a close up of roasted asparagus on a sheet pan with garlic cloves

roasted asparagus with soy sauce and garlic

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I always thought I didn’t like asparagus… until I tried roasted asparagus with soy sauce and garlic. This umami-rich flavor combo is exactly what your taste buds crave, and is the kind of dish that turns asparagus haters into asparagus lovers. Even better? It is SO hands off to make, you’ll find yourself loving it just because it takes you zero time at all to pull together.

a close up of a small bowl of soy sauce with garlic powder floating on top sits on top of rows of roasted asparagus

Roasted asparagus with soy sauce and garlic is another one of those happy accident recipes that started with me making a mistake and ended with me discovering a whole new thing that I like. In this case it was a small note in an issue of Alicia Kennedy’s fantastic food newsletter where she mentioned briefly that she was enjoying “blistering string beans in the cast-iron with a little olive oil, then drizzling with soy sauce and dusting with garlic powder.”

I read Alicia’s email in the morning and, somehow, by the end of the day, when I placed my delivery order, I was sure she had said asparagus. I’ve been trying to branch out and give foods I always thought I didn’t like a second chance, so… asparagus was on the brain, I guess?

Since I had the asparagus, I decided I might as well give it a try with the soy sauce and garlic anyway. So I blistered the asparagus in a cast iron pan over high heat, doused it with some aged soy sauce I picked up at an Asian grocery store, set off the smoke alarm (oops), and was shocked and delighted to learn I LIKE ASPARAGUS.

At such high heat the asparagus buds at the end get crispy and a little bit charred. The stems have a really satisfying bite to them without being stringy. And the soy sauce and garlic powder is like a little flavor bomb going off in your mouth.

Even more shocking? Jimmy loves this roasted asparagus with soy sauce and garlic too. He was way more skeptical than I was, and yet, over the next month, we found ourselves adding two, sometimes three, bundles of asparagus to our grocery cart. There’s a convenience factor here for sure — asparagus is way easier to fit in your basket than three crowns of broccoli — but if we didn’t actually love roasted asparagus with soy sauce and garlic so much, no amount of convenience could convince us to keep buying it.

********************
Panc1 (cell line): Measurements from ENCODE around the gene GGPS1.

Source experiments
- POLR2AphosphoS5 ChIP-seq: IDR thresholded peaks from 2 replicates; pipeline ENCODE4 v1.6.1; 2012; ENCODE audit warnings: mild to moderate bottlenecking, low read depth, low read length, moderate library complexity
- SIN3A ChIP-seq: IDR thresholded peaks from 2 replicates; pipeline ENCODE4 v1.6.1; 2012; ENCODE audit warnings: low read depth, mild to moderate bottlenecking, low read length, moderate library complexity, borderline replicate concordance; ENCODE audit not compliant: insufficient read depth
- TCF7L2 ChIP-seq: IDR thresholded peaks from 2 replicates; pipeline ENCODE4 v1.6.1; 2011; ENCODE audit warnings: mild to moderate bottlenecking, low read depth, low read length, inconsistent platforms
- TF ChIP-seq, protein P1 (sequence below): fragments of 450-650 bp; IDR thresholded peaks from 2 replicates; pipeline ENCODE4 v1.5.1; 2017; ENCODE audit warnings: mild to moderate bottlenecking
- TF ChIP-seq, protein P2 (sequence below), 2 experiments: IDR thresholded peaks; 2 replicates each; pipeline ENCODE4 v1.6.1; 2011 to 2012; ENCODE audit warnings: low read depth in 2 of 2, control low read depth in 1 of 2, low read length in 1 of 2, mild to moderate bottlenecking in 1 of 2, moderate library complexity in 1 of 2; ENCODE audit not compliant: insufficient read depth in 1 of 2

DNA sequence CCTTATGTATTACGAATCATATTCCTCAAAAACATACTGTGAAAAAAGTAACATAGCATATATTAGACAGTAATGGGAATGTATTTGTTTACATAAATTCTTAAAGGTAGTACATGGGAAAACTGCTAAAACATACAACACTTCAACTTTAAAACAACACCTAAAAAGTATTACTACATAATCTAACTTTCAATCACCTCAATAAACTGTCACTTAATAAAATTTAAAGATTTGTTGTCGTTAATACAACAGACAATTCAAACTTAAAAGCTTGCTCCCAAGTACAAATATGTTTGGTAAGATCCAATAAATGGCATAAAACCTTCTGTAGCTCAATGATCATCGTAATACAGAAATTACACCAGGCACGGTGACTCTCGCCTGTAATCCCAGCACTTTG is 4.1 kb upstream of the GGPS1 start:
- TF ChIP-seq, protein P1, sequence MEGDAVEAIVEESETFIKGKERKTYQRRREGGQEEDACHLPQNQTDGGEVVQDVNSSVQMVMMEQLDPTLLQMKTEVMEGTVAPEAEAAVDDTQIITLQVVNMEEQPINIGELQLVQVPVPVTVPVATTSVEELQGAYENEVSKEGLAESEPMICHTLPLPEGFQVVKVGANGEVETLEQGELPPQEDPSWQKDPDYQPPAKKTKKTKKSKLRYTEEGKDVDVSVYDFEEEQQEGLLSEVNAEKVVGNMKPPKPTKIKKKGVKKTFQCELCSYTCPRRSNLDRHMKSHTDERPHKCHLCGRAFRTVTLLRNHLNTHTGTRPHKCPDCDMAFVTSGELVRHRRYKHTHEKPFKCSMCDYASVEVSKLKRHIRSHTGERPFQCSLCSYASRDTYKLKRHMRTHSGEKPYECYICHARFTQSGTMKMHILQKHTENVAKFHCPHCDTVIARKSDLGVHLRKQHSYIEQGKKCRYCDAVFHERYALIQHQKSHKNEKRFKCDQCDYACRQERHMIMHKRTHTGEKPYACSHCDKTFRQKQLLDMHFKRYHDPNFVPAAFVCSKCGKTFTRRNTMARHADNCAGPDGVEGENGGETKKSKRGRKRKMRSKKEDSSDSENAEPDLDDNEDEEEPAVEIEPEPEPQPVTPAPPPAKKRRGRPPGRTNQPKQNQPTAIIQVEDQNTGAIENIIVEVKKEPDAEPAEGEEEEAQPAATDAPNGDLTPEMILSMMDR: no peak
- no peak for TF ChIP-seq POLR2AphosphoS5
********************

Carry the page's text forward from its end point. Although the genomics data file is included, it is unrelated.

how to roast asparagus

I’ve made so much roasted asparagus in the past month that I have my favorite preparation down to a science at this point. I don’t bring it all the way to a blister anymore. Instead I just give it a gentle but decisive roasting, like I’m an insult comic trying to turn over a new leaf.

Instead of the high heat of a cast iron on the stove which reliably set off the smoke detector every time I made it, I switched to using a quarter sheet pan in the oven lined with aluminum foil or a silicone mat. A drizzle of olive oil, a sprinkle of salt, a few grinds of pepper, and a light sprinkle of garlic powder is really all the asparagus needs before heading into the oven.

If you’re feeling ambitious, throw a few whole garlic cloves onto the pan with the asparagus and let them get all nice and soft in the oven — you can mash them up and toss the asparagus with them before serving. But honestly, that’s an optional step.

Pop the asparagus in a 400-425F oven for about 10-15 minutes and that’s basically it. Once it comes out of the oven, finish with a very light drizzle of soy sauce. Soy sauce has a really strong flavor, so less is more, imo.

a few quick recipe notes

  • If you’re new to working with asparagus, it might take you a couple tries to figure out what your ideal asparagus stalk looks like. Sometimes you’ll find really thick, chonky asparagus with woody stems and other times you’ll find asparagus with very thin stems and dainty tops. I prefer the thinner asparagus, but it’s really up to you.